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USA Patriot Act: Destroying the Freedoms It Seeks to Protect

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By Rep. Maxine Waters

As a member of the House Judiciary Committee, I had the opportunity to question Attorney General John Ashcroft about the Patriot Act and related issues concerning the Justice Department’s use of its expanded law enforcement and intelligence-gathering powers against both immigrants and American citizens.

Many of the provisions of the act expire in 2005 and Congress must act to extend those provisions or make them permanent. Ashcroft urged the Congress to do that and more, asking lawmakers for even wider authority to detain suspected terrorists before trials and to seek the death penalty for terror-related crimes that result in death.

However, many of us in Congress are concerned about how the Patriot Act has been implemented thus far. Before we give them new powers, the Justice Department must justify what it has done with the powers Congress gave them following the September 11 attacks in 2001. Since that time, how the Justice Department used those powers has drawn harsh criticism from Inspector General Glenn Fine, who found significant problems about the way the September 11th detainees were treated.

Among the findings in the Inspector General’s report:

• The Justice Department detained immigrants for excessively long periods of time without being charged—an average of 80 days—before deporting them;

• Authorities demonstrated a “pattern of physical and verbal abuse,” with suspects being questioned under electric lights for 24-hour periods; and

• The FBI failed to adequately separate suspected terrorists from suspected illegal immigrants while being detained.

We are concerned about hundreds of immigrants who were detained after the horrific events of September 11. We were told that they were connected to terrorism, with the Attorney General asserting the United States deported 515 individuals he said were “linked to the September 11th terrorism investigation, but they were all released.

Many immigrants were indefinitely detained, denied release upon bond, denied the right to an attorney or even the right to make a telephone call, despite having no connection whatsoever to terrorist activities.

If these persons were truly involved in terrorism, why weren’t they incarcerated? Why weren’t they held in a maximum security prison in order to prevent them from engaging in further terrorist activity? The Attorney General offered no reasonable answers to these questions. The fact is, Ashcroft and the Justice Department deported these people not for terrorist acts, but for simple immigration violations. It seems that the Attorney General’s implementation of the Patriot Act to wage war on terrorism resulted in a war on immigrants.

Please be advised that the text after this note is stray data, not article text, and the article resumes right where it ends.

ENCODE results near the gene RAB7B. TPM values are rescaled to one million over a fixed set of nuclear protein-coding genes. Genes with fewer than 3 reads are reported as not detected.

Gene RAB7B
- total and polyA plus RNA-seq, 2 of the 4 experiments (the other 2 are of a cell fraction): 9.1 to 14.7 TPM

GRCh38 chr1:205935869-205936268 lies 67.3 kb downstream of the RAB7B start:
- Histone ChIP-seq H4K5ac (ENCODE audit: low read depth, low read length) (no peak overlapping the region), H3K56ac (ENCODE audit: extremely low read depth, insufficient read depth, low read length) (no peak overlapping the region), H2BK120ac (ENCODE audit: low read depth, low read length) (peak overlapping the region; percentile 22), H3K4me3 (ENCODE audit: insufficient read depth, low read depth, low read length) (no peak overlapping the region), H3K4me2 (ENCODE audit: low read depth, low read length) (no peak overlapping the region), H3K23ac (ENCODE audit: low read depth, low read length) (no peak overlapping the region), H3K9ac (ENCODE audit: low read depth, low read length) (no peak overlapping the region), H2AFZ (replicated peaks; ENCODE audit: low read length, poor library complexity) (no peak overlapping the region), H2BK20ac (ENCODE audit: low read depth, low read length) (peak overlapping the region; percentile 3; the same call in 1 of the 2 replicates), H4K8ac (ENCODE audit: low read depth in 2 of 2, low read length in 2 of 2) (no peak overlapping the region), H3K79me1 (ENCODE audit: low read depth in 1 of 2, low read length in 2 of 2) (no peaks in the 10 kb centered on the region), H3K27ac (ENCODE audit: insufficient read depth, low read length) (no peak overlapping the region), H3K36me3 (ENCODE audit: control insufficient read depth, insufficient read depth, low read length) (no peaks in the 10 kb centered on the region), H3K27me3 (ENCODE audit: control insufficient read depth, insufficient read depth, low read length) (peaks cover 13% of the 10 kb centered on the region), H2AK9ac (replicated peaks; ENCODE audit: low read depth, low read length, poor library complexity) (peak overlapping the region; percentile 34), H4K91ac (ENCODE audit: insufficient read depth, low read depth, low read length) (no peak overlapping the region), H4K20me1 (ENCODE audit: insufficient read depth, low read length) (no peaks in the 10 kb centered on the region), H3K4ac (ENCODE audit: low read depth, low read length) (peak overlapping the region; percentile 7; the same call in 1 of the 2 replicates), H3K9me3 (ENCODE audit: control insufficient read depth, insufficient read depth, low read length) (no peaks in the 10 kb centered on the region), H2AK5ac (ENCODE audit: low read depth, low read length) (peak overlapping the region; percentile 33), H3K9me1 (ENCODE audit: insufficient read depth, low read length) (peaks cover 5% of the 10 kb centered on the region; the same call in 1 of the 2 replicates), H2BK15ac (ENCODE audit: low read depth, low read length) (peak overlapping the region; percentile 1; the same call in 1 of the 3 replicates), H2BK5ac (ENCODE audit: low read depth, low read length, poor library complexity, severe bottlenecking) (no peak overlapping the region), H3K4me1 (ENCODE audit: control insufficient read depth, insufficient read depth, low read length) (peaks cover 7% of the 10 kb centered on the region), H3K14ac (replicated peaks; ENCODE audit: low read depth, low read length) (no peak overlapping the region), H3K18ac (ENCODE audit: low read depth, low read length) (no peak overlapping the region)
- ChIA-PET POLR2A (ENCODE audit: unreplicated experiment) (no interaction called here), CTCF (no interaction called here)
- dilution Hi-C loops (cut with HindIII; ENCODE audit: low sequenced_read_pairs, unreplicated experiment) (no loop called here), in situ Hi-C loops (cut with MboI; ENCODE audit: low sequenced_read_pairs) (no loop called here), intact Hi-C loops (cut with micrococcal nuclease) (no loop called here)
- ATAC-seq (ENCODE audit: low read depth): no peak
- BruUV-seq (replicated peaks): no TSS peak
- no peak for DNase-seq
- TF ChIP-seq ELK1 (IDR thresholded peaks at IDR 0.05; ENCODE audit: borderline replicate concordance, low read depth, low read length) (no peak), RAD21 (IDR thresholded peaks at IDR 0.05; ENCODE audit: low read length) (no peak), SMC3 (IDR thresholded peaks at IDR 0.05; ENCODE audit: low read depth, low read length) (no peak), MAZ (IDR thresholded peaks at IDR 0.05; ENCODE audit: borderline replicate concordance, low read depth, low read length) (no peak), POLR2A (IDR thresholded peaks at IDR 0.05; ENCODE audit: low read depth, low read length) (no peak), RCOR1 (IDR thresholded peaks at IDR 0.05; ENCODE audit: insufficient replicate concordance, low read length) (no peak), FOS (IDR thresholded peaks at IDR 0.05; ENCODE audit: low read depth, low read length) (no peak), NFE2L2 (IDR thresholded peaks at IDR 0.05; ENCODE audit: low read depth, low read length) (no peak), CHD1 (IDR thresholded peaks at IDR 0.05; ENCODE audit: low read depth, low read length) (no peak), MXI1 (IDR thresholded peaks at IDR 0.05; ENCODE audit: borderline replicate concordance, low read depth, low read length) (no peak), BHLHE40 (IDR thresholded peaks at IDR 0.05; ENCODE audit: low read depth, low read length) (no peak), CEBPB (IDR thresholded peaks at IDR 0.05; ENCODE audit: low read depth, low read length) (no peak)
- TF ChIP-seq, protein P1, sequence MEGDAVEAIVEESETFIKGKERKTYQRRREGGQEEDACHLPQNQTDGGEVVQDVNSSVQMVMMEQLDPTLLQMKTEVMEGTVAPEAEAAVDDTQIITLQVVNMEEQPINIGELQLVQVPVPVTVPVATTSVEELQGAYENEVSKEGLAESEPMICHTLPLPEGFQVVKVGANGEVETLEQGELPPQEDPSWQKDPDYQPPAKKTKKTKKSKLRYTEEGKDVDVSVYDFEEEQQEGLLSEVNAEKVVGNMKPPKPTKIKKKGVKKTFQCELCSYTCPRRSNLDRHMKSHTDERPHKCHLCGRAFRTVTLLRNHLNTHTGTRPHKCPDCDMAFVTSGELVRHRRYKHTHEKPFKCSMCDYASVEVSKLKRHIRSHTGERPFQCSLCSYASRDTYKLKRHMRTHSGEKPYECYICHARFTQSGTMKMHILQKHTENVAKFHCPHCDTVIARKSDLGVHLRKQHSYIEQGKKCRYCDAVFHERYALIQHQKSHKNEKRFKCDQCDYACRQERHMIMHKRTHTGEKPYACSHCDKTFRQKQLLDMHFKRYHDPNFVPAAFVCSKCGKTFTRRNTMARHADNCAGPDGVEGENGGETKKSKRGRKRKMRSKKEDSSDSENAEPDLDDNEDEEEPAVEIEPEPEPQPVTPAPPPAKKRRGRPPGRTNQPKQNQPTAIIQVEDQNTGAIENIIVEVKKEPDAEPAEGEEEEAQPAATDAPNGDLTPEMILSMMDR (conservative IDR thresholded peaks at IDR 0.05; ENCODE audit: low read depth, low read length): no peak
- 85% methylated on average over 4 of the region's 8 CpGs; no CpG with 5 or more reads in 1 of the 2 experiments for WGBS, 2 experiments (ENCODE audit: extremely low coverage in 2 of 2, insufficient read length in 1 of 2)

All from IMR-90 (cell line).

I am also concerned about the Justice Department’s increased use of the Foreign Intelligence Surveillance Act (FISA). The Patriot Act softened the FISA statues for obtaining warrants and made it easier for the spies and police to share information obtained in wiretaps and searches. It gave the government more access to citizens’ library and museum records and the many serious privacy issues raised by the Department’s aggressive use of “biometric identifiers,” such as DNA samples, fingerprinting, and facial recognition technology, for use against immigrants and American citizens who have not been convicted of any crime.

Like all Americans, I was horrified by the events of the September 11th and want to see all of the perpetrators brought to justice. However, I do not believe the rights of American citizens should be abrogated to fight a war on terrorism.

The USA Patriot Act was passed in haste, with no hearings on the changes in foreign intelligence laws and the Attorney General has consistently failed to adequately explain the need for the extraordinary powers given the Justice Department in the Patriot Act. During his appearance before the Judiciary Committee, Mr. Ashcroft added nothing to justify how the Justice Department has used its new powers, yet he asked for those powers to be expanded. I believe such an expansion of power is unacceptable under the Constitution.

I don’t think we want to give more power to a government that seems to have abused the power it already has and, as we are now learning, has still failed in its intelligence-gathering responsibility. We want to be sure that our government, in the face of a war against terrorism or in the name of national security, doesn’t destroy the very rights and freedoms it seeks to protect.

I don’t think we want to give John Ashcroft and this government more authority for presumptive, pre-trial detention that requires defendants to prove their innocence before they even come to a trial, or more authority to profile people, to lock up people and to hold people for long periods of time without charges. If they can do that to those who are merely suspected of being threats to national security, they’re going to do it to us all.

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